Warren Buffett famously said, ‘Volatility is far from synonymous with risk.’ So it seems the smart money knows that debt – which is usually involved in bankruptcies – is a very important factor, when you assess how risky a company is. We can see that Vetoquinol SA (EPA:VETO) does use debt in its business. But the more important question is: how much risk is that debt creating?
Why Does Debt Bring Risk?
Debt assists a business until the business has trouble paying it off, either with new capital or with free cash flow. If things get really bad, the lenders can take control of the business. However, a more common (but still painful) scenario is that it has to raise new equity capital at a low price, thus permanently diluting shareholders. Of course, plenty of companies use debt to fund growth, without any negative consequences. The first step when considering a company’s debt levels is to consider its cash and debt together.
Check out our latest analysis for Vetoquinol
What Is Vetoquinol’s Net Debt?
The image below, which you can click on for greater detail, shows that Vetoquinol had debt of €1.41m at the end of December 2019, a reduction from €6.67m over a year. But it also has €84.5m in cash to offset that, meaning it has €83.1m net cash.
A Look At Vetoquinol’s Liabilities
We can see from the most recent balance sheet that Vetoquinol had liabilities of €92.7m falling due within a year, and liabilities of €32.8m due beyond that. On the other hand, it had cash of €84.5m and €91.4m worth of receivables due within a year. So it can boast €50.4m more liquid assets than total liabilities.
This surplus suggests that Vetoquinol has a conservative balance sheet, and could probably eliminate its debt without much difficulty. Succinctly put, Vetoquinol boasts net cash, so it’s fair to say it does not have a heavy debt load!
But the other side of the story is that Vetoquinol saw its EBIT decline by 4.8% over the last year. That sort of decline, if sustained, will obviously make debt harder to handle. There’s no doubt that we learn most about debt from the balance sheet. But it is future earnings, more than anything, that will determine Vetoquinol’s ability to maintain a healthy balance sheet going forward. So if you’re focused on the future you can check out this free report showing analyst profit forecasts.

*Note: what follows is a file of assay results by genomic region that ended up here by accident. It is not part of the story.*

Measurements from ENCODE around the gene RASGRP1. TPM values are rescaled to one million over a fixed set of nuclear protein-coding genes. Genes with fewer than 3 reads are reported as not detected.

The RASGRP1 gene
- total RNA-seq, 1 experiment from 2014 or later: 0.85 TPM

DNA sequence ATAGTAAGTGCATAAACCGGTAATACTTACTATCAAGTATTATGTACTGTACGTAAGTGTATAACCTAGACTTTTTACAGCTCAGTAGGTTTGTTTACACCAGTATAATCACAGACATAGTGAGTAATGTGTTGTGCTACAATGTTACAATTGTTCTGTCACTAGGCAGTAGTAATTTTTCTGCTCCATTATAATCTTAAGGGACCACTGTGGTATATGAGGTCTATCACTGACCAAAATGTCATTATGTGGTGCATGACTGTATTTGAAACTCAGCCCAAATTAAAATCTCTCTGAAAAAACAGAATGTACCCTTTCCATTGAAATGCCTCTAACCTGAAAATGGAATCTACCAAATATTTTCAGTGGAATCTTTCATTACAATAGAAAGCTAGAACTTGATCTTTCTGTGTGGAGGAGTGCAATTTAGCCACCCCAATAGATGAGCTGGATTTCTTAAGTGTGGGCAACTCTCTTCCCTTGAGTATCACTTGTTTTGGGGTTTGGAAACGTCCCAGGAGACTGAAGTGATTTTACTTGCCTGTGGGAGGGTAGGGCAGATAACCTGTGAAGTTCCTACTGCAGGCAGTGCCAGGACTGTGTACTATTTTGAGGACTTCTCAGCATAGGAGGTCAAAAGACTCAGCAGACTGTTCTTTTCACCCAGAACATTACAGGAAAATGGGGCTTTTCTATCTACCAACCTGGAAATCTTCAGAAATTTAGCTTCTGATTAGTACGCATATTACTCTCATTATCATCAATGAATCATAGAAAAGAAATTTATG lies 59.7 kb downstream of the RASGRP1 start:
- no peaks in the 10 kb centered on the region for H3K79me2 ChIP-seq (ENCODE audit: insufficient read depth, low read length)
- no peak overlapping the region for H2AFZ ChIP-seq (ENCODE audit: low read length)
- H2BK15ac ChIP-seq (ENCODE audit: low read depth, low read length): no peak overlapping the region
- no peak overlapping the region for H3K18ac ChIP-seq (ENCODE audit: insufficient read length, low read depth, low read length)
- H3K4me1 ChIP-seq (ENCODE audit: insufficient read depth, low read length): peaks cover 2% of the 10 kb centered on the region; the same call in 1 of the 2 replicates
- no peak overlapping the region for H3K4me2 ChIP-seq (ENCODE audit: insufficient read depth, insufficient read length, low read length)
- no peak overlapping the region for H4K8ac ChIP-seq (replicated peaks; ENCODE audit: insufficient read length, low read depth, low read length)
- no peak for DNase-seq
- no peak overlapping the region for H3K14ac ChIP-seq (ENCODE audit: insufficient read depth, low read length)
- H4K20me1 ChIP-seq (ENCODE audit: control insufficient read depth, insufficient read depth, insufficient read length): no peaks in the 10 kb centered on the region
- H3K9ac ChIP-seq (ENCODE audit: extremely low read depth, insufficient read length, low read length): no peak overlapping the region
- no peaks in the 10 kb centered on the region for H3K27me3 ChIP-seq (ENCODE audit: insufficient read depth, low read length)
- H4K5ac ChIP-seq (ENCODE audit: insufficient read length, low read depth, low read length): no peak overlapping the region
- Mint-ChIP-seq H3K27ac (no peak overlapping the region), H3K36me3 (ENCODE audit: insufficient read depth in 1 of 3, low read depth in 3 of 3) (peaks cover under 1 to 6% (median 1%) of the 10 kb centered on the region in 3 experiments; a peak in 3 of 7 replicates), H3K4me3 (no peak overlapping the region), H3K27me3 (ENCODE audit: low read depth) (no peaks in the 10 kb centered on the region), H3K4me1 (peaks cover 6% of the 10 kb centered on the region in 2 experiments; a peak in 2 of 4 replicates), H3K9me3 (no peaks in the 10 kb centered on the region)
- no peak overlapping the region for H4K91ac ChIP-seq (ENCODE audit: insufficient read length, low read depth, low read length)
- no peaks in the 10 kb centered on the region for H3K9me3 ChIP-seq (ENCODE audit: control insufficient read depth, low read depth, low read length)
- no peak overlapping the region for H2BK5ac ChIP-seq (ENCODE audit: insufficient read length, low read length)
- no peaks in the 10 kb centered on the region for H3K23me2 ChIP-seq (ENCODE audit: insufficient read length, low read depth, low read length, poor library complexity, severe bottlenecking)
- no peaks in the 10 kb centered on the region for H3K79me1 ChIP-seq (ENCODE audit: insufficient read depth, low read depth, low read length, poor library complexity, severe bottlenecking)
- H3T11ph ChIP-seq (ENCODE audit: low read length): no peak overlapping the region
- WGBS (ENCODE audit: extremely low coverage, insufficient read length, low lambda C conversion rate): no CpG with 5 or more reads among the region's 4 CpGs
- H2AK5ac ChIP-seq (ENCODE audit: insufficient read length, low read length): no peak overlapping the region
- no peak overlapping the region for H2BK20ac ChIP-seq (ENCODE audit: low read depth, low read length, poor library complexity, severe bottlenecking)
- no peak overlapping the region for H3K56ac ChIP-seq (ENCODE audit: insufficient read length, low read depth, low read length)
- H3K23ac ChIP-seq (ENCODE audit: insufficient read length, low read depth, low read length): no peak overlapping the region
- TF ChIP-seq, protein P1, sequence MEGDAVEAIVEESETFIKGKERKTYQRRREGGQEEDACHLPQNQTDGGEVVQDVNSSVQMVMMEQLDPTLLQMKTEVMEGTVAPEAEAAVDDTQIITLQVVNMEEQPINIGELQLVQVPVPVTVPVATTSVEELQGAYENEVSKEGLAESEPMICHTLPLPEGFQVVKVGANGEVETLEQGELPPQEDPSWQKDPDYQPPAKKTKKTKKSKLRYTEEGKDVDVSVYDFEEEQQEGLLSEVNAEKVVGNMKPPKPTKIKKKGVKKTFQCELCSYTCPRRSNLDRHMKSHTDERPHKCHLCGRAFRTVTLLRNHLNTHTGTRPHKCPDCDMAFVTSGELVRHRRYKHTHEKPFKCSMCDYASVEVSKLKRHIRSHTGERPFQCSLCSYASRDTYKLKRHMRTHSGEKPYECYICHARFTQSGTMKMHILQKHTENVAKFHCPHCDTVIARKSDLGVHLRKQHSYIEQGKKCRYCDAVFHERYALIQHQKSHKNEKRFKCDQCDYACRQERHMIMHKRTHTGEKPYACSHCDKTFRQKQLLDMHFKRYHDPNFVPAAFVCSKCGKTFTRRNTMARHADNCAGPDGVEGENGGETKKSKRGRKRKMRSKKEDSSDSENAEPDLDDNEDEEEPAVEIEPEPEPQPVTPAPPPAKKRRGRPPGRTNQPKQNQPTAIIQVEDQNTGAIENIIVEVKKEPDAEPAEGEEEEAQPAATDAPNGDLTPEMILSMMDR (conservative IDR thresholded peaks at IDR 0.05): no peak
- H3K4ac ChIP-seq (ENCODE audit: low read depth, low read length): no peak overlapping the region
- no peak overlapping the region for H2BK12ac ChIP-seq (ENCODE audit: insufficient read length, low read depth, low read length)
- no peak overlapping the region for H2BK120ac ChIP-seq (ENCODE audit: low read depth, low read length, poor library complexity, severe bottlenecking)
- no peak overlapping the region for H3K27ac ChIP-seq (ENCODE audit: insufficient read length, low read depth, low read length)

Finally, a business needs free cash flow to pay off debt; accounting profits just don’t cut it. Vetoquinol may have net cash on the balance sheet, but it is still interesting to look at how well the business converts its earnings before interest and tax (EBIT) to free cash flow, because that will influence both its need for, and its capacity to manage debt. Over the most recent three years, Vetoquinol recorded free cash flow worth 64% of its EBIT, which is around normal, given free cash flow excludes interest and tax. This cold hard cash means it can reduce its debt when it wants to.
While we empathize with investors who find debt concerning, you should keep in mind that Vetoquinol has net cash of €83.1m, as well as more liquid assets than liabilities. So is Vetoquinol’s debt a risk? It doesn’t seem so to us. Over time, share prices tend to follow earnings per share, so if you’re interested in Vetoquinol, you may well want to click here to check an interactive graph of its earnings per share history.
When all is said and done, sometimes its easier to focus on companies that don’t even need debt. Readers can access a list of growth stocks with zero net debt 100% free, right now.
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This article by Simply Wall St is general in nature. It does not constitute a recommendation to buy or sell any stock, and does not take account of your objectives, or your financial situation. We aim to bring you long-term focused analysis driven by fundamental data. Note that our analysis may not factor in the latest price-sensitive company announcements or qualitative material. Simply Wall St has no position in any stocks mentioned. Thank you for reading.